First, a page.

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Attacks kill 51 people in Iraq

BAGHDAD — A blistering string of apparently coordinated bombings and a shooting across Iraq killed at least 51 people and wounded dozens Sunday, spreading fear throughout the country in a wave of violence that is raising the prospect of a return to widespread sectarian killing a decade after a US-led invasion.

Violence has spiked sharply in Iraq in recent months, with the death toll rising to levels not seen since 2008.

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Nearly 2,000 people have been killed since the start of April, including more than 180 this month.

One of the deadliest attacks Sunday came in the evening when a suicide bomber blew himself up inside a cafe packed with young people in the largely Shi’ite neighborhood of al-Ameen in southeastern Baghdad. The attack killed 11 people and wounded 25, according to police.

Most of Sunday’s car bombs hit Shi’ite-majority areas and caused most of the casualties. The blasts hit a half-dozen cities and towns in the south and center of the country.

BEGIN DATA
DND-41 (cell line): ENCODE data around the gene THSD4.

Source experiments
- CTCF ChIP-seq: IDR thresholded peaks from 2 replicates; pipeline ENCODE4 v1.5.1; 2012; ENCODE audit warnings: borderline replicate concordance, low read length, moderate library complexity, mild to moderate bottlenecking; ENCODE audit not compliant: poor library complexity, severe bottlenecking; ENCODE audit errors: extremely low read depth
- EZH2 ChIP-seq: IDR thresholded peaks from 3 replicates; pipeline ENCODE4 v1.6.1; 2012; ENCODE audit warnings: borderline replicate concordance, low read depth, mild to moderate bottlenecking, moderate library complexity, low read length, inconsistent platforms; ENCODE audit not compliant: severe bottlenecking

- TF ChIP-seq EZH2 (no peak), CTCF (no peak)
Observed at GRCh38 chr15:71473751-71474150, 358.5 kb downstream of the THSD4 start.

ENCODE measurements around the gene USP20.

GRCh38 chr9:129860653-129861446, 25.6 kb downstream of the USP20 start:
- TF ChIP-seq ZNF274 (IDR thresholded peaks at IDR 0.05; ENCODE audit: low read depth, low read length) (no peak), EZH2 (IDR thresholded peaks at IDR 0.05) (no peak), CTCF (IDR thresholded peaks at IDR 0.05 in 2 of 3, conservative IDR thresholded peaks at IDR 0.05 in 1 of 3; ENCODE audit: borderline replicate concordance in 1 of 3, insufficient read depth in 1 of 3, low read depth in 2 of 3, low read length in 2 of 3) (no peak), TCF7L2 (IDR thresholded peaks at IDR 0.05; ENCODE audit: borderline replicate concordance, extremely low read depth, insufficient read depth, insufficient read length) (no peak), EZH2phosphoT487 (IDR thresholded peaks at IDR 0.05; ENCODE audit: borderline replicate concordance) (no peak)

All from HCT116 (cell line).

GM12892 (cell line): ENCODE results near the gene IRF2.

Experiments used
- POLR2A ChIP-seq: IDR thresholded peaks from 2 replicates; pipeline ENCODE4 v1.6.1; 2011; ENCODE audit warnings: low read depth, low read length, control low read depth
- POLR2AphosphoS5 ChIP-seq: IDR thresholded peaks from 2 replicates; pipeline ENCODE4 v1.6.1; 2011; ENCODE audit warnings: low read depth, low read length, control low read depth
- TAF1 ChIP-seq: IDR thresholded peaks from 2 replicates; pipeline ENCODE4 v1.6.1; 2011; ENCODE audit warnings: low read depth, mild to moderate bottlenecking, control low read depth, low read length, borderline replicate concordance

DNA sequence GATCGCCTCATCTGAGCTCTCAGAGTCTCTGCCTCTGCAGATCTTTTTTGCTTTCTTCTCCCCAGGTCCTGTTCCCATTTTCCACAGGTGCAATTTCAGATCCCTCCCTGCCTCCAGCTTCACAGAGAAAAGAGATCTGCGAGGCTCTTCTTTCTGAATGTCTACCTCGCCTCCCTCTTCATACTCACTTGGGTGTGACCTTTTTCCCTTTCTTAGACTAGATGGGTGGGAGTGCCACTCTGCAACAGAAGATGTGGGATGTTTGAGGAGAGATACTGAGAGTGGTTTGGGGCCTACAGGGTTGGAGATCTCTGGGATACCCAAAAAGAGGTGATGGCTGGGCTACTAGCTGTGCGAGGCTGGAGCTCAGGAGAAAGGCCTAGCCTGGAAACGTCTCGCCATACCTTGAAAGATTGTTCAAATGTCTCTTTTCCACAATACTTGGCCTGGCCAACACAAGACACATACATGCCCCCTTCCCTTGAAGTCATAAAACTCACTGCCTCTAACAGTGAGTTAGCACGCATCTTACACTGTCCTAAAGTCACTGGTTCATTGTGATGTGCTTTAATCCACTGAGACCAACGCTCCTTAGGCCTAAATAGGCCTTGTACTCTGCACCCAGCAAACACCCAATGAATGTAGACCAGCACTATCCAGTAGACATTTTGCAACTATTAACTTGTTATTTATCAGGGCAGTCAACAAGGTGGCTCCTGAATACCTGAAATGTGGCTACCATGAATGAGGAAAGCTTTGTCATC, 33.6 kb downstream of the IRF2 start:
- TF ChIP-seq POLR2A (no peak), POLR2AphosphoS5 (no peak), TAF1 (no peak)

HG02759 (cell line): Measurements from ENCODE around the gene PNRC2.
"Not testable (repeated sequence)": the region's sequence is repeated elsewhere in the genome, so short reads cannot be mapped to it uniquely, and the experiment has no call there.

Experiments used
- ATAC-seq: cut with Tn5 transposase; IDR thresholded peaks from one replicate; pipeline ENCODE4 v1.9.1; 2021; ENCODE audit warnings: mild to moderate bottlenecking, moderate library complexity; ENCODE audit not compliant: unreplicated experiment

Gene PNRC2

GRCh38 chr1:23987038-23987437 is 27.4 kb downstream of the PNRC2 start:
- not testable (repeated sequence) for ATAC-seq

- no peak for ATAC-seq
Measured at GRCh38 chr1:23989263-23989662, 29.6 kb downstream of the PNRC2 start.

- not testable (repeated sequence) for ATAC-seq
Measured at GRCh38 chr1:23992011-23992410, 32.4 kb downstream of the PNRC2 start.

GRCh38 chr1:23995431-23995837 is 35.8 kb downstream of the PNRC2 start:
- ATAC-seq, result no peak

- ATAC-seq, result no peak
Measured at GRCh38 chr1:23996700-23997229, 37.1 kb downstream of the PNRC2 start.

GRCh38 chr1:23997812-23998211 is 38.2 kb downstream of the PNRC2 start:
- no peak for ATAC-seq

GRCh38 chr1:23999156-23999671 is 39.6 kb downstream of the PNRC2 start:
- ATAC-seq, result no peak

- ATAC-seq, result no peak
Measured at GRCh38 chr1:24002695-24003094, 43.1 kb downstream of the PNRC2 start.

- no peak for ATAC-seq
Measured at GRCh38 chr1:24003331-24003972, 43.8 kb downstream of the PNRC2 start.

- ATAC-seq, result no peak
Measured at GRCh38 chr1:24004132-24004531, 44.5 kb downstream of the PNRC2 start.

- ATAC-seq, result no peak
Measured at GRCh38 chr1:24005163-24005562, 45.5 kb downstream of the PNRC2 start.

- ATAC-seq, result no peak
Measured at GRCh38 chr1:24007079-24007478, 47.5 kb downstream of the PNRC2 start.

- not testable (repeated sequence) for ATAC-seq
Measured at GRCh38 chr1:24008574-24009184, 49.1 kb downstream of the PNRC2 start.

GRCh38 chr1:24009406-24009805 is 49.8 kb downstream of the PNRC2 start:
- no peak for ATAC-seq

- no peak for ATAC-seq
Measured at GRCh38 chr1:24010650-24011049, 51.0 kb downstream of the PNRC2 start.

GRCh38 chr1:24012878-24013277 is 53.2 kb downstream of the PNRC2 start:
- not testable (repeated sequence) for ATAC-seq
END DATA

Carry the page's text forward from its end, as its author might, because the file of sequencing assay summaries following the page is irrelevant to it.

There was no claim of responsibility for any of the attacks, but they bore the hallmark of Al Qaeda in Iraq, which uses car bombs, suicide bombers and coordinated attacks, most aimed at security forces and members of Iraq’s Shi’ite majority.

The US Embassy condemned the attacks, saying it stands with Iraqis ‘‘who seek to live in peace and who reject cowardly acts of terrorism such as this.’’

The United States withdrew its last combat troops from Iraq in December 2011, though a small number remain as an arm of the embassy to provide training and facilitate arms sales.

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